In March of 1842, the reading of William Drake will’s stated his wishes emphatically:
“It is my will and desire that a certain part of the above piece of land now fenced off and used as public burying ground be at all time and times hereafter reserved for that use and purpose forever.”
This was a portion of the Drake family farm along what is now Sunset Drive.
A number of citizens saw the need for more land to be used as a public burying ground, so they formed together to purchase a piece of land.
Benjamin Drake, son of William, joined this group and in April 19, 1850, they purchased three acres and the included with it was the portion in William’s will.
Thus, began the St. Thomas Cemetery, originally not facing West Ave where our entrance is currently.
St. Thomas Cemetery -West Avenue is the first location of the St. Thomas Cemetery Company; not the first cemetery in St. Thomas but by far it is the largest.
West Ave. encompasses 25 acres of gently rolling hills. Some of the monuments in this cemetery weigh in excess of 7 tonne and raise to over 15 ft in height, an architectural fascination considering the lack of technology to raise such tributes to life.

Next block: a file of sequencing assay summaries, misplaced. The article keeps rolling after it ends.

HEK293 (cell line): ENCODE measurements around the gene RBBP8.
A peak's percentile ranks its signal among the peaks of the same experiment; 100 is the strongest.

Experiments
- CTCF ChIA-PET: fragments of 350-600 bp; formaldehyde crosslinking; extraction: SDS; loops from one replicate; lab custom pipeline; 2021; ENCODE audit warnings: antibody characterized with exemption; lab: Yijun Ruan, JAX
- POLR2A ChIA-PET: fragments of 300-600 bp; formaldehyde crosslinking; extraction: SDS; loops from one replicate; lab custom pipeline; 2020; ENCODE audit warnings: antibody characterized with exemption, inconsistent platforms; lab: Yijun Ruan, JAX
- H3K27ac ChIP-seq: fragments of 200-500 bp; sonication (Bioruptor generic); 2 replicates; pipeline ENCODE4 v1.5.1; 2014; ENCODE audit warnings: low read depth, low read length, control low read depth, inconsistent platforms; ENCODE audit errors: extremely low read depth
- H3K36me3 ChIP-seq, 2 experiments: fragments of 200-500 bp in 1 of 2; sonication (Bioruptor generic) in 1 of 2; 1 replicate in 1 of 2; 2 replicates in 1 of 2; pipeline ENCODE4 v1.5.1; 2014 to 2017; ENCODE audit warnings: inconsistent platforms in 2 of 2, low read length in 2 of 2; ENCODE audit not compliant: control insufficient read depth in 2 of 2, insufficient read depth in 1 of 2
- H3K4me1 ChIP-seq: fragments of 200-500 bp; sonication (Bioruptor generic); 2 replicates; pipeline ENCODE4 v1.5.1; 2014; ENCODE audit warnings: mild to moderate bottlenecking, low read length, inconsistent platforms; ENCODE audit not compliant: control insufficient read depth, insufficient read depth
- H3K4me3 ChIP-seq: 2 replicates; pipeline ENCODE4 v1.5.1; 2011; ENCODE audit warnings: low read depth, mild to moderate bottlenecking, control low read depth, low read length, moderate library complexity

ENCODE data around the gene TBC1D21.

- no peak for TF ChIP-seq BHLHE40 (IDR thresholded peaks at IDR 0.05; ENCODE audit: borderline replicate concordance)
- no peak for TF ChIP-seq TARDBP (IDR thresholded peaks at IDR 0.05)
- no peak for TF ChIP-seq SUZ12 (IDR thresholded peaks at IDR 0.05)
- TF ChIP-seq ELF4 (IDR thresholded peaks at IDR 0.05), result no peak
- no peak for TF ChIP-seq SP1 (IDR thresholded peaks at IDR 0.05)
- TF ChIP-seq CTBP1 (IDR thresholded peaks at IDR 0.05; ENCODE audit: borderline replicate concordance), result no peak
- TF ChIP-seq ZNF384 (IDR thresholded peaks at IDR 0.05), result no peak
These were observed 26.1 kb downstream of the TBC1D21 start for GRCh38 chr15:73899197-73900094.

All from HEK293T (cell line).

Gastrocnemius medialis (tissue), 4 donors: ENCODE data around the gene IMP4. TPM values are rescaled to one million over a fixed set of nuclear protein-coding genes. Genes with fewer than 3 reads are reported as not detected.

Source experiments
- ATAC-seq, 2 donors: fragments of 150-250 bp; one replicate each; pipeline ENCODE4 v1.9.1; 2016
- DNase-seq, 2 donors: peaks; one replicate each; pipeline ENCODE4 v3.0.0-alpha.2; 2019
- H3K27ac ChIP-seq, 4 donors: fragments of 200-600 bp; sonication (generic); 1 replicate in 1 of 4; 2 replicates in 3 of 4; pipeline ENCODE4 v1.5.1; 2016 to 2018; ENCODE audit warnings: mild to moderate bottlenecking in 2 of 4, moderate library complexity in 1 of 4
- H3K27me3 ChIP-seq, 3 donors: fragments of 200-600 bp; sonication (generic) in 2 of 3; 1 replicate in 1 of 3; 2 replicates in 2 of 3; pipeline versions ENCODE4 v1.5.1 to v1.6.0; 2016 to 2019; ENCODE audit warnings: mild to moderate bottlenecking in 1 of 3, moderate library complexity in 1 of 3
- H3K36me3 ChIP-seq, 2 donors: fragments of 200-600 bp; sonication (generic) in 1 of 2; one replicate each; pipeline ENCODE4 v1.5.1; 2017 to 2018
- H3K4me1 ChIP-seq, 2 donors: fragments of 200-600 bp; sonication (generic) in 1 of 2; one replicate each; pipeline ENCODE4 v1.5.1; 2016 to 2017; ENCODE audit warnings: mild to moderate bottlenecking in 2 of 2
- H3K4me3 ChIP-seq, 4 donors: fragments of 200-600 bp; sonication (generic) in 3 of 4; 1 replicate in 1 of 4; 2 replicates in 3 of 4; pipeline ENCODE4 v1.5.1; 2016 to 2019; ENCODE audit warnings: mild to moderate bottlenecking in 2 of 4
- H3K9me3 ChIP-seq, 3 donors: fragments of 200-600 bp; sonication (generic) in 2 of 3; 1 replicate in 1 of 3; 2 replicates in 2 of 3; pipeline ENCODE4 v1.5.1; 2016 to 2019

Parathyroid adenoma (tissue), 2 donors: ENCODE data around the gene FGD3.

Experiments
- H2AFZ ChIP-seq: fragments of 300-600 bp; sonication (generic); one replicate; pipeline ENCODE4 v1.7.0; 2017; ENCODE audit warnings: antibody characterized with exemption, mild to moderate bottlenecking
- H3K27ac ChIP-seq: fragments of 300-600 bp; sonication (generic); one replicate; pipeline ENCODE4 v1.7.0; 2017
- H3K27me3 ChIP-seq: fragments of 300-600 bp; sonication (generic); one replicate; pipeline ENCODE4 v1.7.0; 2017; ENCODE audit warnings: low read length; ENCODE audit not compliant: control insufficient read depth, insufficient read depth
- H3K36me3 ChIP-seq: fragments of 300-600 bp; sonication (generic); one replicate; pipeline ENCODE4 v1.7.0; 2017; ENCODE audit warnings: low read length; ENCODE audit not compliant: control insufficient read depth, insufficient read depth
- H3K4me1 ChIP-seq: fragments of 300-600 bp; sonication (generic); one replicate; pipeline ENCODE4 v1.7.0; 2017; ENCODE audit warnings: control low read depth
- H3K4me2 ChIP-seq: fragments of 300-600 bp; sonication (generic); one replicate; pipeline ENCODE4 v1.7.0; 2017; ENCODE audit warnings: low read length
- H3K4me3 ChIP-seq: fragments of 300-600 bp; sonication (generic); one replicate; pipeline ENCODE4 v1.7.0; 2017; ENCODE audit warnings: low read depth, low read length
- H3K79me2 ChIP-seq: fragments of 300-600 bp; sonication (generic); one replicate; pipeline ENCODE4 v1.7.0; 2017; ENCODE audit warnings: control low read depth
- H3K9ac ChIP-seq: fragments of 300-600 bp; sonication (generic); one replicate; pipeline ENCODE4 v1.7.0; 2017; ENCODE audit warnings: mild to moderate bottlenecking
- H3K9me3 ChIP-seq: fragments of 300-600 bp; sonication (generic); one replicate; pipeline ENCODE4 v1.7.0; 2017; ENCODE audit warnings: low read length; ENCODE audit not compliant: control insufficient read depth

St. Thomas did boast two cemeteries in the 1800’s, obviously the first is the Old English Church Cemetery and the other was on Curtis St. As the city expanded, the first 10 acres of land for the cemetery was donated by Benjamin Drake, a farmer who was reported to have buried his wife on the most beautiful portion of his land — now the West Ave. Cemetery.
The Curtis Street Cemetery was moved to West Ave., and that land is now the site of Valleyview Home for the Aged. Piece by piece the cemetery has become 25 acres.
Our next expansion site is to South Park Cemetery, once again on the outskirts of the city — but for how long?